The Harper Competition review describes the debate around the need for an effects test as “one of the enduring controversies of competition policy in Australia.” The report helpfully provides a table that actually better summarises the position: despite 11 previous competition reviews over 40 years, only one found in favour of adding an ‘effects test’ to the misuse of market power prohibition.
The report proposes reshaping the regulation to prohibit “a corporation with a substantial degree of market power from engaging in conduct if the conduct has the purpose, effect or likely effect of substantially lessening competition.”
Despite both the Abbott government and the Turnbull government initially rejecting this recommendation, it will now become law. That this was pushed by the Nationals, no friends of free markets, should warn you there are problems with this proposal. Of the many, two are important.
First, the very idea that government can create, corral and control competition is a farce. The more government tries to regulate market behaviour, the more it distorts the market with intervention and legal uncertainty, the less true competition there is — especially since so much competition policy is based on the fallacy that companies can enter a market, force the competition out of business and then jack up the price forever. In a free and open economy this is basically impossible. There are always other competitors.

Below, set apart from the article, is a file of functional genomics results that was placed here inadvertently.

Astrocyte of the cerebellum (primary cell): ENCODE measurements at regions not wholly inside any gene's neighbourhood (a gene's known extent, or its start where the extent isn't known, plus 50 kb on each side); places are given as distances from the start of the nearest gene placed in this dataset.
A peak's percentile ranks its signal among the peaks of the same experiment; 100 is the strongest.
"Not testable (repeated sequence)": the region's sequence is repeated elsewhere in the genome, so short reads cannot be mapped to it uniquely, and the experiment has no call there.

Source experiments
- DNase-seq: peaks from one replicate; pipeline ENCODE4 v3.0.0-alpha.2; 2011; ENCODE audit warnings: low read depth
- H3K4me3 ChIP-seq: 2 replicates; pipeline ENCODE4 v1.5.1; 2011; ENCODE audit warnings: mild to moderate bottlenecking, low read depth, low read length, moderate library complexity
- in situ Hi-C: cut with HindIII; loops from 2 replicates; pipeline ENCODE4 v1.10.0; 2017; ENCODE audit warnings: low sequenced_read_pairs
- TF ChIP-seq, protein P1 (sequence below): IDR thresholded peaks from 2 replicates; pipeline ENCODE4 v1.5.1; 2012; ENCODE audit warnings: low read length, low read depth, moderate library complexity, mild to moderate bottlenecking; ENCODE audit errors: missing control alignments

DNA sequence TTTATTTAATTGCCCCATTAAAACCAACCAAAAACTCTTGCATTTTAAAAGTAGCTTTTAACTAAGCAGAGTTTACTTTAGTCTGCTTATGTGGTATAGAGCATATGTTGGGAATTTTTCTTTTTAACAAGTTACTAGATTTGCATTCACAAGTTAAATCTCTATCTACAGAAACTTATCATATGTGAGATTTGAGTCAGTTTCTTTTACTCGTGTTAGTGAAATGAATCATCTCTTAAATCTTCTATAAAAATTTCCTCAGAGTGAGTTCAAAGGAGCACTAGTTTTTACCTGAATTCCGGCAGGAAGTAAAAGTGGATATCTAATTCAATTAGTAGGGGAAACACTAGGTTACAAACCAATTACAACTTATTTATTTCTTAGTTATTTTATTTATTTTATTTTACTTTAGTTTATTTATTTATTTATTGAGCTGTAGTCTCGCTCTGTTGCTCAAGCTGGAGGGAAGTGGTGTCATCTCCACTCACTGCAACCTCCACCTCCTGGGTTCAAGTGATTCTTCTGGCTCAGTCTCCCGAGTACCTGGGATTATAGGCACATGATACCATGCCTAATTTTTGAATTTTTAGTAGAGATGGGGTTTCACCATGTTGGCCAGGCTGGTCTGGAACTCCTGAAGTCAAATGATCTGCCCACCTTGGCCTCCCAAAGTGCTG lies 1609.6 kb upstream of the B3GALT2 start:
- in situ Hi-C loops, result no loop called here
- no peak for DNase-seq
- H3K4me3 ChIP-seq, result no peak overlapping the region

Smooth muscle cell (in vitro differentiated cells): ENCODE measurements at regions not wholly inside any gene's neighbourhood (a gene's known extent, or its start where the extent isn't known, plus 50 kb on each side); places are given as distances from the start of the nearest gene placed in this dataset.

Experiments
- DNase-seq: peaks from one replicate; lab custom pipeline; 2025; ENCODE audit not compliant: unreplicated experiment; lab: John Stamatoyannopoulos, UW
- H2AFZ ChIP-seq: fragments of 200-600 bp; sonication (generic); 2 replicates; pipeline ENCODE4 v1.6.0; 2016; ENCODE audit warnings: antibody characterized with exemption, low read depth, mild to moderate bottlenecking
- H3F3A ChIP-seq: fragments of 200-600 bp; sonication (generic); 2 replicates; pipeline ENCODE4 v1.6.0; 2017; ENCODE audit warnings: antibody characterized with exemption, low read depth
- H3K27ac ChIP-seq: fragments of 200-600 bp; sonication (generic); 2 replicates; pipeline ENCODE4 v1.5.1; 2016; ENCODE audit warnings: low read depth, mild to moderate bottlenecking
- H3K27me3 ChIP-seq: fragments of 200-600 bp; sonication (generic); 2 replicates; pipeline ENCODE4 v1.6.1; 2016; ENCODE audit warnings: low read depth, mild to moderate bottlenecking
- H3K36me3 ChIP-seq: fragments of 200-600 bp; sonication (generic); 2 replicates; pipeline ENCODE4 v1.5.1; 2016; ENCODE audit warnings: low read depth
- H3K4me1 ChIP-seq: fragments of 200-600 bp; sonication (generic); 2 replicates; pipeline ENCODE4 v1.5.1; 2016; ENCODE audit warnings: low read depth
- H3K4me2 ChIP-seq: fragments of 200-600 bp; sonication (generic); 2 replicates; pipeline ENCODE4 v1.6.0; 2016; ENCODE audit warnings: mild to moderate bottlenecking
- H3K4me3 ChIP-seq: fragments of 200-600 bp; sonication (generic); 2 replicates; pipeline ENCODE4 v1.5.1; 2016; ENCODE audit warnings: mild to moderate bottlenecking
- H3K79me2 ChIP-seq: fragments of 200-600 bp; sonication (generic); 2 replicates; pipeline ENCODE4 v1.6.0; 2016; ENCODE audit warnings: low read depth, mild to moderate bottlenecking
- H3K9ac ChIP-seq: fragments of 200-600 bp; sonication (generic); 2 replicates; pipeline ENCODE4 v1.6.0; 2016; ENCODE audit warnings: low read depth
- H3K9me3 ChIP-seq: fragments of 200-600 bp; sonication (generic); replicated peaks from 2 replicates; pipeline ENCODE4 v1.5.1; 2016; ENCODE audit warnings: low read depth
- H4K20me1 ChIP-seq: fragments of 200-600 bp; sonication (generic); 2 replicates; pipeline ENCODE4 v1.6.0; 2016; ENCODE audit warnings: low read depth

Second, the effect of this change is to protect smaller, inefficient businesses from larger, more efficient ones (there is no need to protect efficient small businesses from anyone). While there are a number of industries where this may be relevant, the most obvious targets are the major supermarket chains, hence the interests of the Nationals.
The purpose is to force the supermarkets to pay more at the farm gate, and prevent them trying to rationalise their supply chains by dealing only with larger farmers and companies. This can mean only one thing: food prices are going to rise. What a win for competition.
Whatever people like to say about supporting small business, the truth is consumers almost always go for the cheapest or best option. They would never vote with their dollars in favour of these changes. If only the Australian Competition and Consumer Commission took the second ‘C’ as seriously as the first.
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